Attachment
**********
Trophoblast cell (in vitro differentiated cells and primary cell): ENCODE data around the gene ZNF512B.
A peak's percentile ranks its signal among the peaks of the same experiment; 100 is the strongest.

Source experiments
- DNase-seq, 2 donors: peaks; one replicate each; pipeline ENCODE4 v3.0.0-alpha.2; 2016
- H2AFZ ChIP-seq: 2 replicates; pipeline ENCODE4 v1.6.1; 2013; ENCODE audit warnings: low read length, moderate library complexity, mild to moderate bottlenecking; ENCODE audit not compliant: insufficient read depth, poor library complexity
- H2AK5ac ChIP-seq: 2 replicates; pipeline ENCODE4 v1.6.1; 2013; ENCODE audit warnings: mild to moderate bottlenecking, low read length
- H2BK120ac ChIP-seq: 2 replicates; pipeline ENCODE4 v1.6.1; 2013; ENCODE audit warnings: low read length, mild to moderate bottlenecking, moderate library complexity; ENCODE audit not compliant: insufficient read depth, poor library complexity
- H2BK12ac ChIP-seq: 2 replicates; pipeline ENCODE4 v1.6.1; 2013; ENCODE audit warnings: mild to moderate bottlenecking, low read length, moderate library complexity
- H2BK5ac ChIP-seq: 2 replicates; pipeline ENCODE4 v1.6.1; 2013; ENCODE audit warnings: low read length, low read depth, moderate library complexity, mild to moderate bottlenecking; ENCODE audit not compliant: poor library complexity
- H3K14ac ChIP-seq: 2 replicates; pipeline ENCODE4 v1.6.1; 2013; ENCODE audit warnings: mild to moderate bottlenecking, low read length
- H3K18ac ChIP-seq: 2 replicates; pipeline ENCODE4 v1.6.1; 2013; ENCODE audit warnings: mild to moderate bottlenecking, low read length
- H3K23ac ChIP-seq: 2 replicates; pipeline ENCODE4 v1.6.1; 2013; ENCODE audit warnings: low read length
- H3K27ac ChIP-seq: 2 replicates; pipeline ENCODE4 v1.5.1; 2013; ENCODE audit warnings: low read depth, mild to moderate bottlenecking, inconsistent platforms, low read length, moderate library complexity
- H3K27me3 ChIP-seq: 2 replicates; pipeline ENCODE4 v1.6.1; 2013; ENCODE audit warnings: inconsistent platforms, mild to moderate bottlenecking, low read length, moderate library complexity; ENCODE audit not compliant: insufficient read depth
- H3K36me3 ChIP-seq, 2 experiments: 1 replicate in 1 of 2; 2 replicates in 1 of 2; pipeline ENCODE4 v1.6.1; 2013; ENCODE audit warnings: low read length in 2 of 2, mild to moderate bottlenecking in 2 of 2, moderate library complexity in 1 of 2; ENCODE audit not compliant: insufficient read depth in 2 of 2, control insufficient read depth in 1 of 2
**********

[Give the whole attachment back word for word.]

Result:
Trophoblast cell (in vitro differentiated cells and primary cell): ENCODE data around the gene ZNF512B.
A peak's percentile ranks its signal among the peaks of the same experiment; 100 is the strongest.

Source experiments
- DNase-seq, 2 donors: peaks; one replicate each; pipeline ENCODE4 v3.0.0-alpha.2; 2016
- H2AFZ ChIP-seq: 2 replicates; pipeline ENCODE4 v1.6.1; 2013; ENCODE audit warnings: low read length, moderate library complexity, mild to moderate bottlenecking; ENCODE audit not compliant: insufficient read depth, poor library complexity
- H2AK5ac ChIP-seq: 2 replicates; pipeline ENCODE4 v1.6.1; 2013; ENCODE audit warnings: mild to moderate bottlenecking, low read length
- H2BK120ac ChIP-seq: 2 replicates; pipeline ENCODE4 v1.6.1; 2013; ENCODE audit warnings: low read length, mild to moderate bottlenecking, moderate library complexity; ENCODE audit not compliant: insufficient read depth, poor library complexity
- H2BK12ac ChIP-seq: 2 replicates; pipeline ENCODE4 v1.6.1; 2013; ENCODE audit warnings: mild to moderate bottlenecking, low read length, moderate library complexity
- H2BK5ac ChIP-seq: 2 replicates; pipeline ENCODE4 v1.6.1; 2013; ENCODE audit warnings: low read length, low read depth, moderate library complexity, mild to moderate bottlenecking; ENCODE audit not compliant: poor library complexity
- H3K14ac ChIP-seq: 2 replicates; pipeline ENCODE4 v1.6.1; 2013; ENCODE audit warnings: mild to moderate bottlenecking, low read length
- H3K18ac ChIP-seq: 2 replicates; pipeline ENCODE4 v1.6.1; 2013; ENCODE audit warnings: mild to moderate bottlenecking, low read length
- H3K23ac ChIP-seq: 2 replicates; pipeline ENCODE4 v1.6.1; 2013; ENCODE audit warnings: low read length
- H3K27ac ChIP-seq: 2 replicates; pipeline ENCODE4 v1.5.1; 2013; ENCODE audit warnings: low read depth, mild to moderate bottlenecking, inconsistent platforms, low read length, moderate library complexity
- H3K27me3 ChIP-seq: 2 replicates; pipeline ENCODE4 v1.6.1; 2013; ENCODE audit warnings: inconsistent platforms, mild to moderate bottlenecking, low read length, moderate library complexity; ENCODE audit not compliant: insufficient read depth
- H3K36me3 ChIP-seq, 2 experiments: 1 replicate in 1 of 2; 2 replicates in 1 of 2; pipeline ENCODE4 v1.6.1; 2013; ENCODE audit warnings: low read length in 2 of 2, mild to moderate bottlenecking in 2 of 2, moderate library complexity in 1 of 2; ENCODE audit not compliant: insufficient read depth in 2 of 2, control insufficient read depth in 1 of 2